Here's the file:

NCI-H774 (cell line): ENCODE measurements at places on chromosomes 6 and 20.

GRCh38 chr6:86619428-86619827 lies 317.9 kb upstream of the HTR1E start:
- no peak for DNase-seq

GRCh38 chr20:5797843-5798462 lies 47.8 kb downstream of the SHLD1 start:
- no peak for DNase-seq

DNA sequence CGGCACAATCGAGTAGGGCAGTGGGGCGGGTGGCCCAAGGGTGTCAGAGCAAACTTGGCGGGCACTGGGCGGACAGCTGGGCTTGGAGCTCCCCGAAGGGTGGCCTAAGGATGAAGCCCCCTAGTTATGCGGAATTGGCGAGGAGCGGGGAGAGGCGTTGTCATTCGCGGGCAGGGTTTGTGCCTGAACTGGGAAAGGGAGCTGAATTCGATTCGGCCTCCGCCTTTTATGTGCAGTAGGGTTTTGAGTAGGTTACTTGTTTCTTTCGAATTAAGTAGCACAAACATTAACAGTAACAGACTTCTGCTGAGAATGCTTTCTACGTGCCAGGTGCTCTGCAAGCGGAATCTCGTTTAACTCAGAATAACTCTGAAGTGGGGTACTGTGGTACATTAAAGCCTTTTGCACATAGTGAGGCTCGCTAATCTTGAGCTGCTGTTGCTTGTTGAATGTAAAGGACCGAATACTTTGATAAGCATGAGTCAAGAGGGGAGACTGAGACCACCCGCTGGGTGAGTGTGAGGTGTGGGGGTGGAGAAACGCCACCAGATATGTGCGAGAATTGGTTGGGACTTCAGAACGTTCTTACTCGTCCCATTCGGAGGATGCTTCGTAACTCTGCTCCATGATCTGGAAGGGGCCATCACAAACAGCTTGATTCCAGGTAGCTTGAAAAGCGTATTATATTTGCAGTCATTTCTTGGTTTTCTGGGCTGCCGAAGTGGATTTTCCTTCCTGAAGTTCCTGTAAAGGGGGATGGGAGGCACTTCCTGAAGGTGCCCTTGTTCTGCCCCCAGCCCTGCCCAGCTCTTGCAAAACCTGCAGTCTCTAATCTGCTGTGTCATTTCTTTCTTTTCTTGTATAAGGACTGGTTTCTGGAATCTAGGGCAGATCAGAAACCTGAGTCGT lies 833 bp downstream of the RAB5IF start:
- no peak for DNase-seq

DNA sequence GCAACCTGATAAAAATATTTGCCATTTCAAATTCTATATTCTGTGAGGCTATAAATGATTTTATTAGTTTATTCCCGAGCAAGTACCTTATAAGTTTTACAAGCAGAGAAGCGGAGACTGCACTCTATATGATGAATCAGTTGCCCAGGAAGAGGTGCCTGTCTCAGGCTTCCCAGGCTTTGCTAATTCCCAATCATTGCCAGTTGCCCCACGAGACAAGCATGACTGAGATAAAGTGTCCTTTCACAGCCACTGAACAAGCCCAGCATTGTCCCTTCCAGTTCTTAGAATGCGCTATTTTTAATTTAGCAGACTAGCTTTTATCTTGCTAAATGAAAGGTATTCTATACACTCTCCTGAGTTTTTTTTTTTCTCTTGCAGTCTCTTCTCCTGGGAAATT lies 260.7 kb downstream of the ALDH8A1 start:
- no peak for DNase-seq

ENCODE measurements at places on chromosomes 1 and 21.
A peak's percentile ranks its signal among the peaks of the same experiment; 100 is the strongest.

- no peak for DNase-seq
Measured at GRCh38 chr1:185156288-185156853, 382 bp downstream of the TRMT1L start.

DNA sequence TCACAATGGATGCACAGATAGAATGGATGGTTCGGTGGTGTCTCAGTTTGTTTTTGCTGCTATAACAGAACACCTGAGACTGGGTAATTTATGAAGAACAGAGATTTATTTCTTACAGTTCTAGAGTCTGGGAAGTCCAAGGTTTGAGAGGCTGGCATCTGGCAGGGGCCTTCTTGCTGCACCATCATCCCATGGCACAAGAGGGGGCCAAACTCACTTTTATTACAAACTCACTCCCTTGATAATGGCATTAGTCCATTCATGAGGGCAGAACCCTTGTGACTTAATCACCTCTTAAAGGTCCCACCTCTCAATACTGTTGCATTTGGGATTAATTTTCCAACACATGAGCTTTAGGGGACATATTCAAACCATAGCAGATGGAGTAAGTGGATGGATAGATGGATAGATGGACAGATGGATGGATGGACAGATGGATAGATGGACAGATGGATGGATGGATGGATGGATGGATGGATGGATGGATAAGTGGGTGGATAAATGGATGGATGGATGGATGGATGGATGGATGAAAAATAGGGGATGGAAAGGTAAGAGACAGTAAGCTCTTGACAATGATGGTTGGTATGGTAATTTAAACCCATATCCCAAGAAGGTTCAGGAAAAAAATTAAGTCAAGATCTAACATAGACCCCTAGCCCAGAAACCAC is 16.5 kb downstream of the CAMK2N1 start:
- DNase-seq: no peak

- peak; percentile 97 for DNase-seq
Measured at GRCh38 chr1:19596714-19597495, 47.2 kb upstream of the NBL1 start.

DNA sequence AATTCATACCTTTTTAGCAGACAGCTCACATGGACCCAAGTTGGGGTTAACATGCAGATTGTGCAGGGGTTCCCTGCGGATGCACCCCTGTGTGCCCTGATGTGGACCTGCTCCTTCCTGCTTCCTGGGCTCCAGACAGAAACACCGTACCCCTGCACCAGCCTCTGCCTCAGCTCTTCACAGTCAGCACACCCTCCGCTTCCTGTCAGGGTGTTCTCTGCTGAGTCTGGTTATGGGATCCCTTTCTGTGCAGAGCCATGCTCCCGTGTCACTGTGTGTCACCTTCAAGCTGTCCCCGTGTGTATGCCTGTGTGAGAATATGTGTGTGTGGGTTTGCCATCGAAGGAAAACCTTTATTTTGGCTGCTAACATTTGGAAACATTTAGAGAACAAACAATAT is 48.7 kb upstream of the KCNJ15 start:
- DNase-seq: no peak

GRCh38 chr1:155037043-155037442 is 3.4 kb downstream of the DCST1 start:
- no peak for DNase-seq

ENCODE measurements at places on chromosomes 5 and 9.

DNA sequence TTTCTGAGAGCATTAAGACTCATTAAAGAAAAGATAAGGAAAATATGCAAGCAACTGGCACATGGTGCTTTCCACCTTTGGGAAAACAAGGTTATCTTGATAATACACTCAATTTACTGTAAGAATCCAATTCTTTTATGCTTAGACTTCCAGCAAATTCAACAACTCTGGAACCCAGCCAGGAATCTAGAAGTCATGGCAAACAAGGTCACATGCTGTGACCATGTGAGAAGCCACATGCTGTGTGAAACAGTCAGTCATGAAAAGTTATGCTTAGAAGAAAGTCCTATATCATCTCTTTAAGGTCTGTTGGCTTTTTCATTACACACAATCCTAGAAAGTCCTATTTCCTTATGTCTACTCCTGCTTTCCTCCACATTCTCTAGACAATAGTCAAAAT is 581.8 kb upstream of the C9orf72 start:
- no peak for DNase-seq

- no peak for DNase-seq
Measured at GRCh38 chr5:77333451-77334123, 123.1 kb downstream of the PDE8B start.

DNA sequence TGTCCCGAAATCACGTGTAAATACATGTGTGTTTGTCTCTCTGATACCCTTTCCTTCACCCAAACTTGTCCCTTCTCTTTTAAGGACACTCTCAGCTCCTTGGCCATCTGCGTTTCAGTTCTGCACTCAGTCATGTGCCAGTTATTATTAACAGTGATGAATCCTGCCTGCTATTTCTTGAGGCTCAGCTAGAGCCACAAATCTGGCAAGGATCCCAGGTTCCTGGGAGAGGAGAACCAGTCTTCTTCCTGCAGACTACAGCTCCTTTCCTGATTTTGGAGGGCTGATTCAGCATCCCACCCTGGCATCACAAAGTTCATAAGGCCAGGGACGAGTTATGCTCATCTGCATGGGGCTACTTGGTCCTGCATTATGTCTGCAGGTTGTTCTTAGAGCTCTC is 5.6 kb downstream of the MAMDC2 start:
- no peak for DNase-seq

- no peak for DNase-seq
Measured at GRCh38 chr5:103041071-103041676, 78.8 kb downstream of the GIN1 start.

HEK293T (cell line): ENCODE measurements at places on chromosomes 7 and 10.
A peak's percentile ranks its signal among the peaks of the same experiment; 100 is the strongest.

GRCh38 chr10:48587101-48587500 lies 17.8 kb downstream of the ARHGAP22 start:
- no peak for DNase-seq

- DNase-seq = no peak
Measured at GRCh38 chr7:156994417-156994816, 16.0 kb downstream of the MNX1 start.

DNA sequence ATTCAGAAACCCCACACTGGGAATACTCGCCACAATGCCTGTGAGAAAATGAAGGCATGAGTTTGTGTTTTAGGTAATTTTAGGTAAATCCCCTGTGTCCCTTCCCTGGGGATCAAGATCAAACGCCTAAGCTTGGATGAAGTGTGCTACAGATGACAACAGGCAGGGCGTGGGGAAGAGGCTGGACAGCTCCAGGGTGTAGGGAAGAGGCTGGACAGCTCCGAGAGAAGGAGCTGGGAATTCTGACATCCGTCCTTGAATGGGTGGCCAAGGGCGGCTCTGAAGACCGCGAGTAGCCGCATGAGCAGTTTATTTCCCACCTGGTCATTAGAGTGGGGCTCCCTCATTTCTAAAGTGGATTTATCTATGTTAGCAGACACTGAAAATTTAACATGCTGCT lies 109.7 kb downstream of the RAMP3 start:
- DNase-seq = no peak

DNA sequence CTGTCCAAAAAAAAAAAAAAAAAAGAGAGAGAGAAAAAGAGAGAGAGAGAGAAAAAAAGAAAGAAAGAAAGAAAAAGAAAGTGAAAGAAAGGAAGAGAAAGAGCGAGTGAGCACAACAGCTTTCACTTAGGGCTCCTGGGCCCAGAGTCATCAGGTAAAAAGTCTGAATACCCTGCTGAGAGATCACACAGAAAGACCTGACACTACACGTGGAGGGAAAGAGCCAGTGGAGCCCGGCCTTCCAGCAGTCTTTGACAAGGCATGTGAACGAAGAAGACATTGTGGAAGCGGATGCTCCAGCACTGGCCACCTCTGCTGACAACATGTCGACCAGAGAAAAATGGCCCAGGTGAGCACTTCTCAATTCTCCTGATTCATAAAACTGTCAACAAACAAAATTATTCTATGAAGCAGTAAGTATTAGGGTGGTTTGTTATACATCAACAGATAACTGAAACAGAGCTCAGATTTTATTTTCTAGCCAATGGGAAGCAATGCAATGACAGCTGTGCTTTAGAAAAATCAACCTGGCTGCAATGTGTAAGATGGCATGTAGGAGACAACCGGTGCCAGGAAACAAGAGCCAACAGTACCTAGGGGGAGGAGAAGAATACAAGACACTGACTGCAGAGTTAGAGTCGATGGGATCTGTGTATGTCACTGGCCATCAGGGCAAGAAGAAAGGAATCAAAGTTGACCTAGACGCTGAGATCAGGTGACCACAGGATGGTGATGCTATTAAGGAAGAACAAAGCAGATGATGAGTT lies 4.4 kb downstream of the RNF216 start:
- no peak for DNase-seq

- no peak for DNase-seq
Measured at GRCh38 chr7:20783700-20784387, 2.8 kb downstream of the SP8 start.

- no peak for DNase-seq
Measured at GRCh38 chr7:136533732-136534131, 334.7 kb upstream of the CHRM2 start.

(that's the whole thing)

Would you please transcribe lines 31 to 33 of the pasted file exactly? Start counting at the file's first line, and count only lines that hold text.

HEK293T (cell line): ENCODE measurements at places on chromosomes 7 and 10.
A peak's percentile ranks its signal among the peaks of the same experiment; 100 is the strongest.

GRCh38 chr10:48587101-48587500 lies 17.8 kb downstream of the ARHGAP22 start: